By Luke Lamar
Conservation Director, Swan Valley Connections 

The value of animal tracks and sign skills


November 29, 2018

Luke Lamar, Swan Valley Connections

Lynx tracks in the snow.

There is an incredible array of animal tracks and sign to be discovered in nature. Some are obvious and some are very subtle. Footprints, droppings, scrapes on trees and foraging sign are just a few things that can provide clues about an animal species' presence and how it uses a given area. Learning and honing animal tracks and sign skills is an art that challenges the human sensory system and requires no technology.

Tracks can be found any time of the year on many substrates (snow, dust, sand, mud, etc). You can learn an incredible amount about a place by observing tracks and sign. A deeper appreciation of how an animal relates to plant communities, water, weather, seasons and other species grows with tracking skills. Ultimately, tracking skills create a greater understanding of ecosystem functions.

Part of tracking an animal is piecing clues together into a story. Chances are, the puzzle will never be complete, and the animal will not be directly observed. But tracking an animal reveals details and scenes that are rarely noticed yet can be extremely valuable.


I've only witnessed wolverines for several seconds in my life, but I've learned a great deal about their behavior and life history from spending countless hours tracking them. They are very solitary and mysterious critters about which the scientific community still has much to learn.

I've learned that they like to scavenge dead animals, cache meat and bones in snowy holes often directly on or under ice, are capable of taking down a mule deer, actively scent mark their territory boundaries, and are much more sociable than previously understood.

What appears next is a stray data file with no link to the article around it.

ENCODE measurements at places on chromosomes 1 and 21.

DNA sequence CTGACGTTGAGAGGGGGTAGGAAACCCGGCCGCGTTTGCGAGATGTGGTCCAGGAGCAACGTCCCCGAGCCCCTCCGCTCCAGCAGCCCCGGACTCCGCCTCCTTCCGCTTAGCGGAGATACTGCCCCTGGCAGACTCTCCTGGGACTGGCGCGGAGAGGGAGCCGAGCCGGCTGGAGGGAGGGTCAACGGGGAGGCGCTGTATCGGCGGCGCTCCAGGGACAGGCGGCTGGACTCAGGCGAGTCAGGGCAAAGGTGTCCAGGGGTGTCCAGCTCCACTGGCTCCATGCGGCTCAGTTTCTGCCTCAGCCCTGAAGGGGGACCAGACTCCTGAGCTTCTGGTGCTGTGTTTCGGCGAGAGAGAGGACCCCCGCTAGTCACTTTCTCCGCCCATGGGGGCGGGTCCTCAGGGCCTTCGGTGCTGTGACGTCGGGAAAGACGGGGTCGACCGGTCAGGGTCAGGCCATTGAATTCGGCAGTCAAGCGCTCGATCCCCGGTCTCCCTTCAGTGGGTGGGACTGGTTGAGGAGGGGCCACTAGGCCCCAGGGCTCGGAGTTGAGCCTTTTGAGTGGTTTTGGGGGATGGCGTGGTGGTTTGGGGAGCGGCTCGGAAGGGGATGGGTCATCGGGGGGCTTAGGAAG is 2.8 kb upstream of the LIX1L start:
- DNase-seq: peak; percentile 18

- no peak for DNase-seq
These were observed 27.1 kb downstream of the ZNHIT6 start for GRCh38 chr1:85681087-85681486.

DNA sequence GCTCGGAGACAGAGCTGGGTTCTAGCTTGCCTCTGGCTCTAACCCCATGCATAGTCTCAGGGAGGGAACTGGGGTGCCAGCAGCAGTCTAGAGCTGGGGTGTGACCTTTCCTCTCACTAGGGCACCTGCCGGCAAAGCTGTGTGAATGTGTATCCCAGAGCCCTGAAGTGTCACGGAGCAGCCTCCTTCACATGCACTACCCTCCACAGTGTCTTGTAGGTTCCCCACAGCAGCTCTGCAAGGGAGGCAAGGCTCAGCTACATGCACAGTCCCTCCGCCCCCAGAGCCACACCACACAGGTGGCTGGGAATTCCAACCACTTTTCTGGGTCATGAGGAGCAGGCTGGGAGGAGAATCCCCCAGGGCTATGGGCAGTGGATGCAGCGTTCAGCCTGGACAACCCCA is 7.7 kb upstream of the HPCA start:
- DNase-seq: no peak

I've learned these things, and many more, from following their tracks. By tracking them, I've gotten to know their behaviors, habitat needs and relationships with other plant and animal species. I've gained a true appreciation for them and their tracks have led me on a quest to discover more.

I've begun to read books and scientific papers to help tie together what I've learned about them on the ground. Ultimately, tracking has led me to be more interested and aware of wolverine conservation and their environment, as it has for all species whose tracks and sign I've observed.

At Swan Valley Connections, we want to provide an opportunity to connect people to the outdoor world and foster an appreciation for conservation. SVC teaches animal tracks and sign classes to all ages and abilities. In 2019, SVC is offering tracks and sign classes on Jan. 26, March 9, and April 13. Please contact us to sign up, 406-754-3137 or email

Luke Lamar, Swan Valley Connections

A bird takes flight leaving behind tracks in the snow.


Reader Comments

brent writes:

Good job Luke!!! So much can be learned from observation wildlife behavior, and the signs they leave behind... We are lucky to have SVC in the Swan Valley...keep up the great work!!!


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